Archive | Uranium and Nuclear Power Industry

Nutrien, Cameco CEOs again among highest-paid in Canada – by Alex MacPherson (Saskatoon StarPhoenix – January 4, 2021)

The heads of two publicly-traded corporations with significant mining operations in Saskatchewan were again among the country’s highest-paid executives in 2019.

Nutrien Ltd. CEO Chuck Magro’s $16.4-million pay package made him Canada’s 11th-highest-paid CEO, according to new data compiled by the Canadian Centre for Policy Alternatives.

Cameco Corp. CEO Tim Gitzel, meanwhile, was paid a total of $7 million, good for 84th place on the list, which the self-described “progressive” think tank has published annually since 2006. Continue Reading →

The father, the son and the holy atom – by Stan Sudol (Northern Miner – December 22, 2020)

(LtoR) George A. Flach, P.Geo., Vice President, Exploration, Director; Tim
Campbell, Vice President & Secretary and Stephen G. Roman, Chairman, President & CEO at the Global Atomic Corporation Annual General Meeting on June 26, 2019. (Photo by Stan Sudol)

Global mining news

“IL EST MORT! He is dead!” At least that was the verdict of five French doctors who were on their way to a medical convention on the Paris to London Eurostar train in 2014, when they briefly examined “the body” of Stephen G. Roman, Global Atomic’s (TSX: GLO; US-OTC: GATF) founder, chairman and CEO.

“I was on my way to meetings in London after visiting our uranium properties in the Republic of Niger, West Africa, just north of Ghana,” Roman recounts. “I had not been feeling very well after I ate a meal before our roughly five-hour plane flight from Niamey to Paris, but I thought I would persevere. Just after being served dinner on the Eurostar, I violently vomited and passed out falling to the floor of the train.”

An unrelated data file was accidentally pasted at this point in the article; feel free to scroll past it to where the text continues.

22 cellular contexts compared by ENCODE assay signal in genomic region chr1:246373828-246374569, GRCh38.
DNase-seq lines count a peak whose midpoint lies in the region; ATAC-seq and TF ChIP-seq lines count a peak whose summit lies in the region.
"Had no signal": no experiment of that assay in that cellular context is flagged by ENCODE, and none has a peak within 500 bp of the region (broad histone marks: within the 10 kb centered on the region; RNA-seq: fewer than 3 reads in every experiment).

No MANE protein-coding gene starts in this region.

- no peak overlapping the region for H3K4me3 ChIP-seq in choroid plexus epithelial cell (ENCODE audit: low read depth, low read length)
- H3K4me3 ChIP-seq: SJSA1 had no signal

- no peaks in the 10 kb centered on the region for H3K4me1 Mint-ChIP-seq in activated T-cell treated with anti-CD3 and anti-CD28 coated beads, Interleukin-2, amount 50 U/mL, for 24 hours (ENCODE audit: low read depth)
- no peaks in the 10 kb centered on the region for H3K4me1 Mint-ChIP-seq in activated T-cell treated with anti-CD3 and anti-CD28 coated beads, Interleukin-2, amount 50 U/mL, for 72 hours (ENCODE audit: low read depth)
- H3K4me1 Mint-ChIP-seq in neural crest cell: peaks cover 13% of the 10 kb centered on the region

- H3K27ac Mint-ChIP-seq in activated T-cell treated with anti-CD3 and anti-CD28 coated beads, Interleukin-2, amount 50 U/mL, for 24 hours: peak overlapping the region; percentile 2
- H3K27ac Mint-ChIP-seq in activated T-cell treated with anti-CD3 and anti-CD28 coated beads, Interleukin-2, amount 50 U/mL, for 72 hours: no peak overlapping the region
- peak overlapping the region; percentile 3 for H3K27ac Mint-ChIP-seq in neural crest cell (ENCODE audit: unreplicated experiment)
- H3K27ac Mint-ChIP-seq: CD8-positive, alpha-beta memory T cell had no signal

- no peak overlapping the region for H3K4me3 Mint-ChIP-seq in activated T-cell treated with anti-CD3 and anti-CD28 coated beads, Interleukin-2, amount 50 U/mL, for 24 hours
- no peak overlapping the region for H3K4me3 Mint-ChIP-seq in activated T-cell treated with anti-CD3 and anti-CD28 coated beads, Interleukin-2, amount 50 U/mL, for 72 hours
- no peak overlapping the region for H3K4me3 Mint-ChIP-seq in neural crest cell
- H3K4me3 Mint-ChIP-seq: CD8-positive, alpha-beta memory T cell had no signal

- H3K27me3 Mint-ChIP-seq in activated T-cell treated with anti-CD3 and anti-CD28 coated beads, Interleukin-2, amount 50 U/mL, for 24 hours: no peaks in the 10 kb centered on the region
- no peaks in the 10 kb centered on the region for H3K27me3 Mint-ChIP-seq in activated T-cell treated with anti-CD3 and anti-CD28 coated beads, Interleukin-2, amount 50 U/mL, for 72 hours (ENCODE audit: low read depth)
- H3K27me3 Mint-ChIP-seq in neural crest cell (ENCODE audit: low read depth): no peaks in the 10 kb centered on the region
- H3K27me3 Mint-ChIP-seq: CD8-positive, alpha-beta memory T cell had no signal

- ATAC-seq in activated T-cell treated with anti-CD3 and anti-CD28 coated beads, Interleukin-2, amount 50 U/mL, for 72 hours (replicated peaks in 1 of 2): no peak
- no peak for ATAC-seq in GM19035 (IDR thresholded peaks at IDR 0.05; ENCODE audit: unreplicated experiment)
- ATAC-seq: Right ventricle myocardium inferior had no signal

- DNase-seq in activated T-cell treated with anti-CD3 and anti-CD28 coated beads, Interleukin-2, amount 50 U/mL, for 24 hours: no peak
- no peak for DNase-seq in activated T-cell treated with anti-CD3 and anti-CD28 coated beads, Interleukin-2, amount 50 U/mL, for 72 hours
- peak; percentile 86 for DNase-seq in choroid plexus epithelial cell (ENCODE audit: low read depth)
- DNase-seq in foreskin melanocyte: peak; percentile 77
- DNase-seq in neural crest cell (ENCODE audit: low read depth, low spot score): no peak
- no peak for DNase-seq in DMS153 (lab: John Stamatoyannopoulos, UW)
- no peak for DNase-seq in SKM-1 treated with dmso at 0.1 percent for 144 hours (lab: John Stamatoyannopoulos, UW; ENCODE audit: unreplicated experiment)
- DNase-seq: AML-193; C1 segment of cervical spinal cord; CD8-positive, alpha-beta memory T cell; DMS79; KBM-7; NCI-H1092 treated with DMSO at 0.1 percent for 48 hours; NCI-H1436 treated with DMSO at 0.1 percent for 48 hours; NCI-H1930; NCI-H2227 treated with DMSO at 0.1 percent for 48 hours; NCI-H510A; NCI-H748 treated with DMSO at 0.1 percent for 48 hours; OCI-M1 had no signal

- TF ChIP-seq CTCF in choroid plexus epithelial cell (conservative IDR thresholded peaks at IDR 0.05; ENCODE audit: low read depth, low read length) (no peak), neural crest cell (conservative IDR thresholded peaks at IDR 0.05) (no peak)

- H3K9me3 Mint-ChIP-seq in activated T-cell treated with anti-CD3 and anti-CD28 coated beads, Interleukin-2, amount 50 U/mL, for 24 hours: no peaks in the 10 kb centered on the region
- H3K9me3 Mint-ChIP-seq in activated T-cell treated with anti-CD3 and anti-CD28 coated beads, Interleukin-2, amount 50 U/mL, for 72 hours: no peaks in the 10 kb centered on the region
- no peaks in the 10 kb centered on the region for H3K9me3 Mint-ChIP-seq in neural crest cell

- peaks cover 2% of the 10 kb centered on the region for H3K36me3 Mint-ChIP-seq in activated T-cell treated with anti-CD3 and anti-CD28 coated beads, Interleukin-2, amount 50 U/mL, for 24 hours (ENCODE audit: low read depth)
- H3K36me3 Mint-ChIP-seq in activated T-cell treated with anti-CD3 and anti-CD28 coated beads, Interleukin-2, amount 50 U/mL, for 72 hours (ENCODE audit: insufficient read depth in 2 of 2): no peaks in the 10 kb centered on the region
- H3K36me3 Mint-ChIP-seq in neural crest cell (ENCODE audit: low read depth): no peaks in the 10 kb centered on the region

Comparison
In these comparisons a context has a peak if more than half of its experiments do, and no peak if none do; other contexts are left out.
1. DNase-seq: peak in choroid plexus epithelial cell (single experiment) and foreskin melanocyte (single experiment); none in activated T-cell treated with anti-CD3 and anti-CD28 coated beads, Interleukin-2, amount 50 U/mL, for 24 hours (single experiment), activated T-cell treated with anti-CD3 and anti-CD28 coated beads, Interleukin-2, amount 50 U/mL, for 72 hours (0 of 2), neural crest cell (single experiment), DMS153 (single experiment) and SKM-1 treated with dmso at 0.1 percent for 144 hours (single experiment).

Luckily, on further examination, a nurse found his pulse and both Roman and George Flach, Global Atomic’s vice president of exploration, were evacuated from the train at Lille, France via ambulance, and brought to a local hospital with all their luggage, where after a day of intensive antibiotic treatment for a highly contagious and virulent intestinal bacteria, Roman finally started to recover. Continue Reading →

Uranium poised for price jump after 2nd Cigar Lake closure, analysts say – by Jacob Holzman ( – December 2020)

The largest operational uranium mine in the world is shutting down for the second time in 2020 due to the spread of COVID-19, presenting fertile ground for another rise in prices linked to the pandemic.

Saskatchewan-based Cameco Corp. announced Dec. 14 the suspension of production at its 50%-owned Cigar Lake uranium mine in the province after three employees at the site tested positive for the coronavirus.

It was the second temporary closure of the mine due to COVID-19. Orano SA, which has a 37% interest in Cigar Lake, announced the same day that it was suspending production at the nearby McClean Lake uranium processing mill. Continue Reading →

Cameco suspends Cigar Lake operations again amid climbing COVID-19 cases in Saskatchewan – by Niall McGee (Globe and Mail – December 15, 2020)

Cameco Corp. is suspending operations at its Cigar Lake uranium mine in Saskatchewan for the second time this year to reduce the threat of further spread of COVID-19 into vulnerable northern communities as the province’s coronavirus caseload soars.

The province on Monday reported 267 new cases of the coronavirus and two more deaths. A total of 12,238 people have tested positive for COVID-19 in Saskatchewan and 91 have died from the disease since the pandemic began.

Located about 650 kilometres north of Saskatoon, Cigar Lake is the world’s biggest uranium mine, accounting for about 14 per cent of global output. Continue Reading →

In a Decarbonizing World, Brazil Wants to Be a Uranium Exporter – by Tatiana Freitas (Bloomberg News/Financial Post – November 16, 2020)

(Bloomberg) — A mining project seen as a priority by the Brazilian government would turn the nation into a uranium exporter and reduce its fertilizer import needs if it proceeds.

Latin America’s largest economy, which currently imports uranium for its nuclear plants and ships in most of its fertilizer needs, will become more self-sufficient with a $400 million project in the nation’s impoverished northeast, according to the consortium formed to explore the deposit.